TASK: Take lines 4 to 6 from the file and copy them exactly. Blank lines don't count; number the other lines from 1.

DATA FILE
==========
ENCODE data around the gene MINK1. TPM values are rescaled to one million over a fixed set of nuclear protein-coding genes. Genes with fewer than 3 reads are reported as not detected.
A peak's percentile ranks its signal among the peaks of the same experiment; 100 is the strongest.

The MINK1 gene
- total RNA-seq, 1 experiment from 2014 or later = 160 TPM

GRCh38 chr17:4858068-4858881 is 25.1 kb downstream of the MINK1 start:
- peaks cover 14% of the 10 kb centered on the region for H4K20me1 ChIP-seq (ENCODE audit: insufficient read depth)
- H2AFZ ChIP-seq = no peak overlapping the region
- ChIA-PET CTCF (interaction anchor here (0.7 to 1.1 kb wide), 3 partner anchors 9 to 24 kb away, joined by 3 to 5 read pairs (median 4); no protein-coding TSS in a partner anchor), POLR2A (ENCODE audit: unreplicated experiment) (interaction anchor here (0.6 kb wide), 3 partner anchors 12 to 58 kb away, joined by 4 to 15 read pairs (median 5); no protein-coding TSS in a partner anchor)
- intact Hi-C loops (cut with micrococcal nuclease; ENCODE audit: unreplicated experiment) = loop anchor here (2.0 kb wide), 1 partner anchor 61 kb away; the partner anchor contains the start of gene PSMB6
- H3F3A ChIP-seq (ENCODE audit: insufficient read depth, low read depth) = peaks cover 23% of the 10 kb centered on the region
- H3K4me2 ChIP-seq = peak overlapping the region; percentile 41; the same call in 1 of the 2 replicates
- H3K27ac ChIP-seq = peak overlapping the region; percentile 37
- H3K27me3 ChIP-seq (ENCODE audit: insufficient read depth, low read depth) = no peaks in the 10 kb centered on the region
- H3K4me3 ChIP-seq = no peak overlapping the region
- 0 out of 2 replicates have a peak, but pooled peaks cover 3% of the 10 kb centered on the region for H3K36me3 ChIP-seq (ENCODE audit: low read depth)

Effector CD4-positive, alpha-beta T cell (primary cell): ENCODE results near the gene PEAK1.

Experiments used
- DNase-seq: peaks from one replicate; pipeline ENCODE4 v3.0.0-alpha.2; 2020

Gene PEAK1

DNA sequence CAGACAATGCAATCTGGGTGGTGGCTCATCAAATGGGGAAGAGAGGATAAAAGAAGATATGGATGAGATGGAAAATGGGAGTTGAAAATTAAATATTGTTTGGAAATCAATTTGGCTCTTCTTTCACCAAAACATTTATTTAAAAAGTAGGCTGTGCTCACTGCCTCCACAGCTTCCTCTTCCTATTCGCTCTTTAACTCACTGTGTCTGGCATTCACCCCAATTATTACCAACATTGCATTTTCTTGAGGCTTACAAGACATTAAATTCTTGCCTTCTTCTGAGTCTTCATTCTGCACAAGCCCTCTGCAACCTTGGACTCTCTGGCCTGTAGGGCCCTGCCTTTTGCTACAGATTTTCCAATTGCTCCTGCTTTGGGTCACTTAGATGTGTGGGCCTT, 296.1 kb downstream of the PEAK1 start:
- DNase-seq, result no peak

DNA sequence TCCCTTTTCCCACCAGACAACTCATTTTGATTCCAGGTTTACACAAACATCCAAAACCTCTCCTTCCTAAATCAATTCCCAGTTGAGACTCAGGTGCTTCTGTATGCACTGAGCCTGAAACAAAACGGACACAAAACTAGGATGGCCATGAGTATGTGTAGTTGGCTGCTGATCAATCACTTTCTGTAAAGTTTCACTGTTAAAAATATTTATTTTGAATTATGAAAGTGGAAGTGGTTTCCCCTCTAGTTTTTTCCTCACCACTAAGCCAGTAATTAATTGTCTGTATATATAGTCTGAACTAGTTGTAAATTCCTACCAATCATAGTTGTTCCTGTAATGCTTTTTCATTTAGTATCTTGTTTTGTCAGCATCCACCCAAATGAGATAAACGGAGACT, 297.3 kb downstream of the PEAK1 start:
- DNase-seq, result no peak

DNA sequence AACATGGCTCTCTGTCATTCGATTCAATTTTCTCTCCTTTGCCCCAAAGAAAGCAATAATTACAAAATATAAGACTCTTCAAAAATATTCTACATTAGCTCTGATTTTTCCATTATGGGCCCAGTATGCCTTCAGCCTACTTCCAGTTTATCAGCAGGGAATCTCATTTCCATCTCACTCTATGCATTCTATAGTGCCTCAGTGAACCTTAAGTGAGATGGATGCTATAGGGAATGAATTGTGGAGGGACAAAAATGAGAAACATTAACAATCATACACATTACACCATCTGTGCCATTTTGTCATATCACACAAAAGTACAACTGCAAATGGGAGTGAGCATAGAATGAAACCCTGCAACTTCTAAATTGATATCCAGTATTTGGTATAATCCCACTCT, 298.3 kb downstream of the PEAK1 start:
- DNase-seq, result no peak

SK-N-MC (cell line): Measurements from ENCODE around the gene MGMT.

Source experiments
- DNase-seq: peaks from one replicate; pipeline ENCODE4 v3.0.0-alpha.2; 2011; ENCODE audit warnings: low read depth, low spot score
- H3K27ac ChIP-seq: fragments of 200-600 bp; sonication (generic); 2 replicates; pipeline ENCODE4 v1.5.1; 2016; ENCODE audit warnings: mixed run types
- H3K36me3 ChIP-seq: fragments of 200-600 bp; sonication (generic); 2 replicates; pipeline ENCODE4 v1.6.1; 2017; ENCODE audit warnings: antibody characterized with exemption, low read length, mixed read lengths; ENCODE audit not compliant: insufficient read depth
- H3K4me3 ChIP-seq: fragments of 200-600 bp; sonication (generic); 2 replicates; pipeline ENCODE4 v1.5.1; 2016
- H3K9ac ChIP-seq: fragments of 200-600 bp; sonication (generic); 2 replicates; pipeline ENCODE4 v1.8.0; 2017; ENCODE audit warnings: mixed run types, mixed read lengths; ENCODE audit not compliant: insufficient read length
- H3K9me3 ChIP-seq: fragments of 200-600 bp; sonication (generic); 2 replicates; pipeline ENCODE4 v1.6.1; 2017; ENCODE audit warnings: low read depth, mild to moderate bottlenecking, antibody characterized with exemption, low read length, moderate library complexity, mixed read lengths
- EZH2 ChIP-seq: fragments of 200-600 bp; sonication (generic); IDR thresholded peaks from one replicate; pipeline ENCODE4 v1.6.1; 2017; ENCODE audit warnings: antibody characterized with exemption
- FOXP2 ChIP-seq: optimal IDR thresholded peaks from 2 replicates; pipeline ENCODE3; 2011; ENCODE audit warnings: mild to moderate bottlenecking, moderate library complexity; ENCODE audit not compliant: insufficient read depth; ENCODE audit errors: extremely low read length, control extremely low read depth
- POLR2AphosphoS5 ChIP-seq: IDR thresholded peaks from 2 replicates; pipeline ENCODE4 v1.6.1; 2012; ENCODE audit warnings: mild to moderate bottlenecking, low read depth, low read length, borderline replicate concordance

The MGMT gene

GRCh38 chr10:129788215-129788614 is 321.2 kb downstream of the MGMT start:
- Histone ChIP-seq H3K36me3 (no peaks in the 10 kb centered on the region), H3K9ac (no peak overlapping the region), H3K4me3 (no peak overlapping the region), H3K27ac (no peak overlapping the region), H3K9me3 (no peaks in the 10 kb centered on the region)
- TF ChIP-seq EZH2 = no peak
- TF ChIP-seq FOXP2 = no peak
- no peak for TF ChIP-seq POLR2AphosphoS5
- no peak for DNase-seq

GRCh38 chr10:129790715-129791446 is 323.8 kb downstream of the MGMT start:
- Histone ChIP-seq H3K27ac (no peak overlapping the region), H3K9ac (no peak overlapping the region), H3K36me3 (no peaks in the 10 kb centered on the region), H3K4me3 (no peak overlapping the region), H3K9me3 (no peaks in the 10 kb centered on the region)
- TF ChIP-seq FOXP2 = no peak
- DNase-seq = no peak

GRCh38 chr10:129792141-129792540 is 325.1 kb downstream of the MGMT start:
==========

- total RNA-seq, 1 experiment from 2014 or later = 160 TPM

GRCh38 chr17:4858068-4858881 is 25.1 kb downstream of the MINK1 start:
- peaks cover 14% of the 10 kb centered on the region for H4K20me1 ChIP-seq (ENCODE audit: insufficient read depth)